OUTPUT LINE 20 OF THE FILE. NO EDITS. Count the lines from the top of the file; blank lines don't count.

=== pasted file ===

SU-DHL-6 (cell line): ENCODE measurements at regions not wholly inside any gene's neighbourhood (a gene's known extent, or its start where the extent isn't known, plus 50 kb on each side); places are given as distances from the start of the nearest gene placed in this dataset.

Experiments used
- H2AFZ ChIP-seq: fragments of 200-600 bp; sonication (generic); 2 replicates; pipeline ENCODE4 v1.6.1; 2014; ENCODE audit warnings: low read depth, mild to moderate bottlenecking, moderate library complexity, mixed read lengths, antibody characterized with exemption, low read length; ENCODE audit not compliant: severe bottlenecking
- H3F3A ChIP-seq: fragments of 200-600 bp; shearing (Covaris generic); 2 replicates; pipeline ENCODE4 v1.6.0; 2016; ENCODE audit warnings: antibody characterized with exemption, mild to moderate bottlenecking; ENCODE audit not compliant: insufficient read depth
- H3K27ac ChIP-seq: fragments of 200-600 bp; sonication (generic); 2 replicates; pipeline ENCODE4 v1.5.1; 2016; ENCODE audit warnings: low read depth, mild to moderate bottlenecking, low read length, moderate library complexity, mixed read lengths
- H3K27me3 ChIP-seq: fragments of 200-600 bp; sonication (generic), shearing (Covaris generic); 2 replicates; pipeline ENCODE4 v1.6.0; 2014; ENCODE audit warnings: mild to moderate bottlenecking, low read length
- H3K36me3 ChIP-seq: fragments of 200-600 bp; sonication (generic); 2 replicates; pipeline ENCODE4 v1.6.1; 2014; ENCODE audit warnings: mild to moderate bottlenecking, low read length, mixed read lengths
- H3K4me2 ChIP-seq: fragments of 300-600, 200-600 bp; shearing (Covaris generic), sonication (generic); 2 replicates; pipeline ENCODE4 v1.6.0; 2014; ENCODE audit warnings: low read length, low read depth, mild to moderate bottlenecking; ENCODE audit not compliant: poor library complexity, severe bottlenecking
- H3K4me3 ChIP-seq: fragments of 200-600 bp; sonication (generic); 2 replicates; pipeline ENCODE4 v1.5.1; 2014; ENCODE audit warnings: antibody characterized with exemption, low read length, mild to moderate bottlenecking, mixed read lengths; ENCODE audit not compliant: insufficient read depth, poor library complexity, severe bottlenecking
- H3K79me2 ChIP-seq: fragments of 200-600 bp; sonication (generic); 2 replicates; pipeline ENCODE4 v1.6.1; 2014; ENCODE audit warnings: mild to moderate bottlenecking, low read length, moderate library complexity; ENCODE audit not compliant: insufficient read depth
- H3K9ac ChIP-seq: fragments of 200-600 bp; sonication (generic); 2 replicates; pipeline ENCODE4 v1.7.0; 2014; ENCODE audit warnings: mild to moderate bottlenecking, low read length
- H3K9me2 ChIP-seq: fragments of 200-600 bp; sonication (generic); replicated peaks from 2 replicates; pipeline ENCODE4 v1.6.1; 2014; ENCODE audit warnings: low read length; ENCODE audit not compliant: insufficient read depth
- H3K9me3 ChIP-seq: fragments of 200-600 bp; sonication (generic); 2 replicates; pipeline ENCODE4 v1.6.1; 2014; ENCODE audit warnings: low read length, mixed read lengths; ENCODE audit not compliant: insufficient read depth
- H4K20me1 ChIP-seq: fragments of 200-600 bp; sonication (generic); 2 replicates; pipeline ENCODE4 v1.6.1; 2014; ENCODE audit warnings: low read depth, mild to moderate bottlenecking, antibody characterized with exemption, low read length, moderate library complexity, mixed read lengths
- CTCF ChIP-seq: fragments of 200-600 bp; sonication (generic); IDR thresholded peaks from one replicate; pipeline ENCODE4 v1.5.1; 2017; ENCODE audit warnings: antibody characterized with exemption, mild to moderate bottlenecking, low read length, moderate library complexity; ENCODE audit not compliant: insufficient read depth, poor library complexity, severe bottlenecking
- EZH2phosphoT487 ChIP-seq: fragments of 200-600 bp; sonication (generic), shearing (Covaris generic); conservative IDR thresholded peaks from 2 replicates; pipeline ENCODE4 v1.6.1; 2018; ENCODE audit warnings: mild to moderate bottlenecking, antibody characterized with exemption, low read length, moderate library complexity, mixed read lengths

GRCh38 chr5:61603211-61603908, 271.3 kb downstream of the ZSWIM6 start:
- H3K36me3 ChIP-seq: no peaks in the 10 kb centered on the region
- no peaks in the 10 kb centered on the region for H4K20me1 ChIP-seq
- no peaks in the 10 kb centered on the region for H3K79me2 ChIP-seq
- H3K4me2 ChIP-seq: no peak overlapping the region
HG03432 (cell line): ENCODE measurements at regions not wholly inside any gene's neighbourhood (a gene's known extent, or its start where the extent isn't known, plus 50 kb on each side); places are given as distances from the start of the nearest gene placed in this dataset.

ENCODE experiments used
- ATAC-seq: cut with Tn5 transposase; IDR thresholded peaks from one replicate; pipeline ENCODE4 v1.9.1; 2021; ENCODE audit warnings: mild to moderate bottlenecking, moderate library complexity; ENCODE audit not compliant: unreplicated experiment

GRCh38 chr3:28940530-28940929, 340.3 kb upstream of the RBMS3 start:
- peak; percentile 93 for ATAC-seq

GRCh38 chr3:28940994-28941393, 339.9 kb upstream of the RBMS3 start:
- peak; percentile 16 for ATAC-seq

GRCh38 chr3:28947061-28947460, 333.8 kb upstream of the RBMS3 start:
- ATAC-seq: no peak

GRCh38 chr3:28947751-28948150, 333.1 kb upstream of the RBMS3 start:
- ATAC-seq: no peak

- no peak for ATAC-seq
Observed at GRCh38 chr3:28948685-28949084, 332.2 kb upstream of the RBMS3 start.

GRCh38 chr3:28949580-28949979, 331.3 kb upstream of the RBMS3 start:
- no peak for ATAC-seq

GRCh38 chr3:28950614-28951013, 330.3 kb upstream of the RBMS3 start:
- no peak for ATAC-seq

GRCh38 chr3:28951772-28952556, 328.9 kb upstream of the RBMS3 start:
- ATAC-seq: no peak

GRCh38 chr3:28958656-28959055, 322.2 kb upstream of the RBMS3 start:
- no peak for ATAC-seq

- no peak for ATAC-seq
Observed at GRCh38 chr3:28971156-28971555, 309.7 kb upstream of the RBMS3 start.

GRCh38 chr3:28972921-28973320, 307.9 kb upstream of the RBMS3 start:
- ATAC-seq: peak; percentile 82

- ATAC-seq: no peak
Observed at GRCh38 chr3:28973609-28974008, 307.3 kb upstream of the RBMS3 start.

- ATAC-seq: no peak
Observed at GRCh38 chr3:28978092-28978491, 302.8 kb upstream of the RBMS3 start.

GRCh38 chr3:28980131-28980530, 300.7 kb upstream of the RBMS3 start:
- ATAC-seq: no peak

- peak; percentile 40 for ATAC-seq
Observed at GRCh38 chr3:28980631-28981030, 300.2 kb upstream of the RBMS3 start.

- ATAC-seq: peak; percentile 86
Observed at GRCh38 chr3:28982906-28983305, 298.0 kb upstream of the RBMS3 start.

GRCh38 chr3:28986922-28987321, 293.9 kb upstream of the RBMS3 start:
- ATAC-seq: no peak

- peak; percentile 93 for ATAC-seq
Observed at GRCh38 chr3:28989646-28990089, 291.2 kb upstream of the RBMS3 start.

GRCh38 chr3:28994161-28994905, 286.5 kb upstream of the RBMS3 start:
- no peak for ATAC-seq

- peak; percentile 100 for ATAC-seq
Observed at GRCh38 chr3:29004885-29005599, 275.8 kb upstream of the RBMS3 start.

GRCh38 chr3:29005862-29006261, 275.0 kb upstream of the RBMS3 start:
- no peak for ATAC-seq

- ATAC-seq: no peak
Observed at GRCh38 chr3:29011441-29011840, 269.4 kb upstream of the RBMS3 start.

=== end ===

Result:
- no peaks in the 10 kb centered on the region for H3K79me2 ChIP-seq